How To Grow Chrysanthemums In Pots Indoors And Make Them Bloom

Question: Would you tell me how to grow chrysanthemums in pots indoors and make them bloom through the winter and spring months, as some florists do?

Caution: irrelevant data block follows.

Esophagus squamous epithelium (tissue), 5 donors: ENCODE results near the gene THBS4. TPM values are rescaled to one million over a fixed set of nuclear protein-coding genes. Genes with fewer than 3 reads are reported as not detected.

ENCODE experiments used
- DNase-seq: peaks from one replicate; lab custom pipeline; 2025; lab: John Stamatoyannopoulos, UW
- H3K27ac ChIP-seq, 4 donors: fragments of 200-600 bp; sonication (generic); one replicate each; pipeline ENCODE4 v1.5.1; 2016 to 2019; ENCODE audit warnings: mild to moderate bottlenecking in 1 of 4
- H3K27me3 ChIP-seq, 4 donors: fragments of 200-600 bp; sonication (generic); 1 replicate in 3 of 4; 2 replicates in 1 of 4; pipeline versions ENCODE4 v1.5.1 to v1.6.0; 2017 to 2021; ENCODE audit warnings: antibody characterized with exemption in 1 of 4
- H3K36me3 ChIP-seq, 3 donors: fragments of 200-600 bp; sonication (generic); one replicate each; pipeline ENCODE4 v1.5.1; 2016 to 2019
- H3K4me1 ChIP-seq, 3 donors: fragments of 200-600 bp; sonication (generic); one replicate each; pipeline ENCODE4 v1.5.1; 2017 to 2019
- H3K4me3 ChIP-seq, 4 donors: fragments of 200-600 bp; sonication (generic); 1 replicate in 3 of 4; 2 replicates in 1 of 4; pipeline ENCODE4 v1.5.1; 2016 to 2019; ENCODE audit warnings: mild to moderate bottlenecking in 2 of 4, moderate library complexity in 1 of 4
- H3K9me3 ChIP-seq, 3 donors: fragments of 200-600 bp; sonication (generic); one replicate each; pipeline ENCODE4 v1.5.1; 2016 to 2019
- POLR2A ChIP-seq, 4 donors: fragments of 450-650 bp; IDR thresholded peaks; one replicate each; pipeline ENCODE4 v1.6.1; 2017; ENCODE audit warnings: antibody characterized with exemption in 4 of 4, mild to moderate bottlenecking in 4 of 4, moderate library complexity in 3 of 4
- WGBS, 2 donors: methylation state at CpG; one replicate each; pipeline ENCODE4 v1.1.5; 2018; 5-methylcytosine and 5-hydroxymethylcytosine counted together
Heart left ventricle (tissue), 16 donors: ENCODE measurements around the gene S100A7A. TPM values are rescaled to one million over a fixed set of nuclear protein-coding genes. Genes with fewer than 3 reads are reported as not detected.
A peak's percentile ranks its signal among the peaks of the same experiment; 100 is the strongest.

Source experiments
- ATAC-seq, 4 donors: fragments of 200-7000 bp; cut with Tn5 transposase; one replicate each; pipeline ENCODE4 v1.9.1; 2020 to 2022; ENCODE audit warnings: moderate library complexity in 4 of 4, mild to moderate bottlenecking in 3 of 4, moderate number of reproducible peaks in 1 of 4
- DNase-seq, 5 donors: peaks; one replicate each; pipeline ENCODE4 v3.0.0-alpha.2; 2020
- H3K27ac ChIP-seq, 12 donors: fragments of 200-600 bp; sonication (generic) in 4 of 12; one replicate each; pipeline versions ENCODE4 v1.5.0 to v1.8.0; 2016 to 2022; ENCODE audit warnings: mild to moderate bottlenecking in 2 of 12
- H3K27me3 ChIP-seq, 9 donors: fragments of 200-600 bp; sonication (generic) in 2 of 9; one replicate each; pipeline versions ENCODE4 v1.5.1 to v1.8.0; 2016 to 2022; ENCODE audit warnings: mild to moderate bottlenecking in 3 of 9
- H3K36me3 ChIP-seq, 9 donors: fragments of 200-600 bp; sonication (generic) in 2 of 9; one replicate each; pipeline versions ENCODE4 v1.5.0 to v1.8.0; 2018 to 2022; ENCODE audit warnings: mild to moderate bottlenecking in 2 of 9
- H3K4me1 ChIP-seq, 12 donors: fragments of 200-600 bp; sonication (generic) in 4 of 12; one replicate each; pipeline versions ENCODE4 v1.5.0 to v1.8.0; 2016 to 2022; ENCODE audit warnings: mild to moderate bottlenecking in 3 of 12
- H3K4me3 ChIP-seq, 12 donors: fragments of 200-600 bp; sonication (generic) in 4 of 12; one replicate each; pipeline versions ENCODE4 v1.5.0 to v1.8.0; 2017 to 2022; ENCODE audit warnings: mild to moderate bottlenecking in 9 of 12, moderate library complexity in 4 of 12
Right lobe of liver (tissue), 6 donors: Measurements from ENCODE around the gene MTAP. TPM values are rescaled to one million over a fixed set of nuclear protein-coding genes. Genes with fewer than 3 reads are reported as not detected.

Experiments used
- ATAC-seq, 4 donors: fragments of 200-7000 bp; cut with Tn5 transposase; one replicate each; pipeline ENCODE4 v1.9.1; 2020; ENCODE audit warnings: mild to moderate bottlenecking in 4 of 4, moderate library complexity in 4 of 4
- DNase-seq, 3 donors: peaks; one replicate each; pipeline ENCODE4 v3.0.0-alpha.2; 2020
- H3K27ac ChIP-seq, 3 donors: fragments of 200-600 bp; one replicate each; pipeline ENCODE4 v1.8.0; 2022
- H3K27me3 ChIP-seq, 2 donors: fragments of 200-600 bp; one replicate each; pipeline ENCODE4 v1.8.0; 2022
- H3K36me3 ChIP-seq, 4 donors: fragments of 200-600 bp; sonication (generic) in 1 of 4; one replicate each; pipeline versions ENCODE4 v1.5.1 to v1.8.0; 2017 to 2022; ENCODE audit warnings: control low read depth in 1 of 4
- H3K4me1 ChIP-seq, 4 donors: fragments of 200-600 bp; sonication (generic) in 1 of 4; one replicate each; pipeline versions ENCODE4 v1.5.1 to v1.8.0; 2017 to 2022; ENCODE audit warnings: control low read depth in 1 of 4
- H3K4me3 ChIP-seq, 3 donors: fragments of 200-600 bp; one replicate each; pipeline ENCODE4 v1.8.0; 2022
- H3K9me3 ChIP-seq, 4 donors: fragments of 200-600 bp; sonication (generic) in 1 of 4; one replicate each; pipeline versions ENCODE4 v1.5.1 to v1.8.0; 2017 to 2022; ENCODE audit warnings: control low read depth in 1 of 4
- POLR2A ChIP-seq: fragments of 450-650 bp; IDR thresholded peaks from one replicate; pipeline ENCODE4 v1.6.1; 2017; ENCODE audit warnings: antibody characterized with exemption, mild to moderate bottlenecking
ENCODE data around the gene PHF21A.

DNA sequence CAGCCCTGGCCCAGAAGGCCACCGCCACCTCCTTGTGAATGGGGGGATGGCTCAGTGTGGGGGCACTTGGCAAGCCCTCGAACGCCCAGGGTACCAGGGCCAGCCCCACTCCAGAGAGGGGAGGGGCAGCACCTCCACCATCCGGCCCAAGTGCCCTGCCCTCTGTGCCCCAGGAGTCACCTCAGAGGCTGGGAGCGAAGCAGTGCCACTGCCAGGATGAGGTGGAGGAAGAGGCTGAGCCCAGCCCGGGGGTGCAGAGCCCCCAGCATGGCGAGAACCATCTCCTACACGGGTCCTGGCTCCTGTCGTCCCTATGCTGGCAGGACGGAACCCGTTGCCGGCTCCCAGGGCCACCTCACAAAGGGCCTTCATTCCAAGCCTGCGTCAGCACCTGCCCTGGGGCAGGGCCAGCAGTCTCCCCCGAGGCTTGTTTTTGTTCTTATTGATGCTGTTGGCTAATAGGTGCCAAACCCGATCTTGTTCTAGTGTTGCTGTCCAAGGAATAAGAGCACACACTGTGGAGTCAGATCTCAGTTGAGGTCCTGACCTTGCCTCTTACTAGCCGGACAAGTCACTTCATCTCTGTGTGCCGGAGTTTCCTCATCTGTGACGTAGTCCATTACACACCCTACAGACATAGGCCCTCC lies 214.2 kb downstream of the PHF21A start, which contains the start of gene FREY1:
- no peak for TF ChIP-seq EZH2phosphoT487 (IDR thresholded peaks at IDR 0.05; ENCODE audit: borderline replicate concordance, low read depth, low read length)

Answer: Potted chrysanthemums bloom naturally in the fall. The long days promote vegetative growth and the bloom buds do not form until the hours of light begin to decrease. To bloom chrysanthemums in spring, cuttings are taken in mid-winter and when the rooted cuttings are planted the hours of light are extended by the use of artificial light to prevent bud set. Then the hours of light are decreased for a time, after which the plants are allowed to grow normally through the blooming period. Certain varieties have proven themselves suited to such an artificial schedule and just any variety would not do. Some of the hardy chrysanthemums can be bloomed in spring but it will not pay to go to all the trouble unless a large number are grown. For example, to bloom hardy chrysanthemums such as ‘Chris Columbus; ‘Spellbound,’ and ‘Mrs. DuPont’ for Mother’s Day, rooted cuttings are potted four to a five-inch pot in late February. Artificial light is turned on over the potted cuttings four hours per day for six days. Then they are placed under black cloth from 5 p.m. until 8 a.m. for 12 days. Three days later they are given a light pinch and are then ready to grow on to bloom for Mother’s Day. The temperature should not be allowed to drop below 60 degrees at any time after the cuttings are potted.

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